The business case for paperless medicine
- 12 August, 2006 15:15
Wanted: Better Incentives
But others argue that physicians need to be given better incentives before they move toward wide-scale deployment of these systems. Jeffrey W. Rose, CEO of HealthAlliant, a nonprofit adviser to regional health information organizations, says that none of the pay-for-performance pilots currently under way offer enough payment to overcome the obstacles. "Ninety-plus percent of the benefits [of EHRs] accrue to others--insurers, hospitals and government entities," he says. "We expect physicians to make the investment even though others get the benefit."
Because of this cost/benefit dynamic, Rose and other physicians think that insurers and state and federal governments should put up more money for EHRs. For example, the American College of Physicians, which represents specialists in internal medicine, wants to see either low-cost loans or outright grants for physicians who plan to implement EHRs. Rose says that research on one of their large-scale projects showed that EHRs created $US125 million in annual savings for medication management and another $100 million in diagnostics management. It also showed that 95 percent of the savings went to self-insured employers and commercial and government health-care plans. "They expect doctors to pay for this, and it just isn't fair," he adds.
But Dolores Mitchell, executive director of the Massachusetts Group Insurance Commission, disagrees. Mitchell has implemented a pilot program that tracks how individual physicians do on specific quality-of-care measurements so patients in the state-funded plan can see how their physicians perform; these physician profiles, which are culled from EHRs, could eventually be used in a pay-for-performance system. "There's a lot of push from doctors to say [we] should put up the money [for EHRs]. Well, think of everything else that goes into a doctor's office--if they put an MRI in their office, they don't ask me to pay for it. This is what it costs to be a modern, efficient, safe practice--it's a cost of doing business. You deal with that in two ways: You charge more money, and I believe the tax laws of this country still allow you to write it off as tax deduction."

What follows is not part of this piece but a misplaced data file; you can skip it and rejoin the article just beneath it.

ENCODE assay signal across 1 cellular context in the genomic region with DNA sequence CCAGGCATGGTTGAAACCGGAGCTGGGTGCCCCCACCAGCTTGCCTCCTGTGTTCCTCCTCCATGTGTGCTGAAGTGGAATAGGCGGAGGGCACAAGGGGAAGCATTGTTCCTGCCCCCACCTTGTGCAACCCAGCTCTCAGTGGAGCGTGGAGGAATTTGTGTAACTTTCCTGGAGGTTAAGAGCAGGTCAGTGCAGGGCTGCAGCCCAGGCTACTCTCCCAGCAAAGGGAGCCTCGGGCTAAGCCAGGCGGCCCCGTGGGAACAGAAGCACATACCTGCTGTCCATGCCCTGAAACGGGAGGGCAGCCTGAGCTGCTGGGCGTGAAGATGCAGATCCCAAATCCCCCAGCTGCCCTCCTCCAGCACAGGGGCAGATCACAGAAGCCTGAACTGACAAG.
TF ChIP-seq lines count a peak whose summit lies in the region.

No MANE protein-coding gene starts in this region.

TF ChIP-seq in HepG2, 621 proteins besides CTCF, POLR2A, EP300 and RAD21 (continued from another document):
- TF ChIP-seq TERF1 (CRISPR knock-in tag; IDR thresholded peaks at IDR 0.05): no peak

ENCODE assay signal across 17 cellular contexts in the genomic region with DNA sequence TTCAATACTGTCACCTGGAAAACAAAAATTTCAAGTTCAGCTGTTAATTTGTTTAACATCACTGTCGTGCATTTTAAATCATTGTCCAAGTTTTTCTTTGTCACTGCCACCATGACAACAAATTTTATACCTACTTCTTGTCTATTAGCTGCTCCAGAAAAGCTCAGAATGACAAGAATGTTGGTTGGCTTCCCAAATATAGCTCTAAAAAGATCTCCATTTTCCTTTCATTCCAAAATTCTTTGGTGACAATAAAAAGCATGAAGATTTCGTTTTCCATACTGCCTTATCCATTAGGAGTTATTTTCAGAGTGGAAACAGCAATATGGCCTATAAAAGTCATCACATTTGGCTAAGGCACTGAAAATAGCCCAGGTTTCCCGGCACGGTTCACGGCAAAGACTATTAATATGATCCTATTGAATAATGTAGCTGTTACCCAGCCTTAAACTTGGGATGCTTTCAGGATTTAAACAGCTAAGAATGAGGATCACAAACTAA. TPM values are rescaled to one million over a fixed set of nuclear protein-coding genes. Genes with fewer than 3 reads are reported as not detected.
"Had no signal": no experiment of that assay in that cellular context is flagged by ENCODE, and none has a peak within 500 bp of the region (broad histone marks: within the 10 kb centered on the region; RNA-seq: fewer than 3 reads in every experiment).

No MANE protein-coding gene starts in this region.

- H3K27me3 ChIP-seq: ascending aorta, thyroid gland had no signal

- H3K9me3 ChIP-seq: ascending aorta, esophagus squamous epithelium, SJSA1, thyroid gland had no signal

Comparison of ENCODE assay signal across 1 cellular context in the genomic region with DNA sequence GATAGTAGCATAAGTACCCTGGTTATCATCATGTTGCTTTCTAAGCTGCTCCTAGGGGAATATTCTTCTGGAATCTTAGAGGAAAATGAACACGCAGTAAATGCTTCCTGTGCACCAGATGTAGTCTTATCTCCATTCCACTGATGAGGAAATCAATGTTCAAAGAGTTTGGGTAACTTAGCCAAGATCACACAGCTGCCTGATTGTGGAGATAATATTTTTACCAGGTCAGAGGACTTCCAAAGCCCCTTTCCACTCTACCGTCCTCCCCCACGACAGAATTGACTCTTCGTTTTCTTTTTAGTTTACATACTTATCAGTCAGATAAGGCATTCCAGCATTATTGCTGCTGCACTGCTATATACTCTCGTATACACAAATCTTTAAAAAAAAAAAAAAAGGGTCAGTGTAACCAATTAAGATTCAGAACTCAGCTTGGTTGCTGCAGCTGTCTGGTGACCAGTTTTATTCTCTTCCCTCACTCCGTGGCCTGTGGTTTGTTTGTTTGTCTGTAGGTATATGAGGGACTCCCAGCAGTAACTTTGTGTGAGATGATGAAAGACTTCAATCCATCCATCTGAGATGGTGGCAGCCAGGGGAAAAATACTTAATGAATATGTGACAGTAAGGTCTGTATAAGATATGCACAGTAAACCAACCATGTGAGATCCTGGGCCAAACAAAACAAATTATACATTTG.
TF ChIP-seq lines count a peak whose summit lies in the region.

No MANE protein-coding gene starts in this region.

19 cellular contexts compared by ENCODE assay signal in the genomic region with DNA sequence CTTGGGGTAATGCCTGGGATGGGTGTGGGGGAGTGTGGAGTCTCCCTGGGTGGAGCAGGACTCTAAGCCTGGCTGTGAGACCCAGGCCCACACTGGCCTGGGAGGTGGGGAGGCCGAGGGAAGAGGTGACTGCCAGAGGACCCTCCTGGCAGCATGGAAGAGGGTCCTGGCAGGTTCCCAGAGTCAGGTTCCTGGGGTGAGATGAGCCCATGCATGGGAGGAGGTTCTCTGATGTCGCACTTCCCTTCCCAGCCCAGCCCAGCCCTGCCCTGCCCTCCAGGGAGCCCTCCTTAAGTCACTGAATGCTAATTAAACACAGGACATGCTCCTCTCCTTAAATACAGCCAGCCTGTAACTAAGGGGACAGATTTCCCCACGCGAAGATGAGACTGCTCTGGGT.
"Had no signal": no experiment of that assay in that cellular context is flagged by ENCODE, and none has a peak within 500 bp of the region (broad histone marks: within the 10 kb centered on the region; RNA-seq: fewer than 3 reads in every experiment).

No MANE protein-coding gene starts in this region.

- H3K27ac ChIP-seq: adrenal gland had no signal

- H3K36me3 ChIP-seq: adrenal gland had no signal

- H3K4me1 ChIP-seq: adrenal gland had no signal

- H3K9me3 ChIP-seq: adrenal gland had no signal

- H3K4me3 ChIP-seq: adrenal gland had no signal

Mitchell says doctors worry about system obsolescence, the overall cost of implementation and the changes in the way practices work. She's sympathetic to a point but hopeful that the pilot projects will show doctors that EHRs "only hurt for a minute."
The hurt actually lasts for more like three months, Basch tells doctors at MedStar Health, where he is medical director of e-health. Basch is helping to roll out EHRs from GE Physician Office to the roughly 800 doctors employed by MedStar Health, which had $US2.7 billion in revenue and more than 1 million outpatient visits in its last fiscal year.
Basch says that the up-front costs are between $US15,000 to $US20,000 per physician, about 40 percent of which is the cost of hardware, including flat-screen monitors and networking equipment. He is nearing completion of a two-year rollout to 100 physicians, starting with practices that volunteered. Basch expects a variety of returns over the long run, including reduced medical errors, cost savings and improved quality of care. While large organizations like MedStar are well-positioned to gain benefits from EHRs, smaller practices that have adopted the systems find they can also get great returns.
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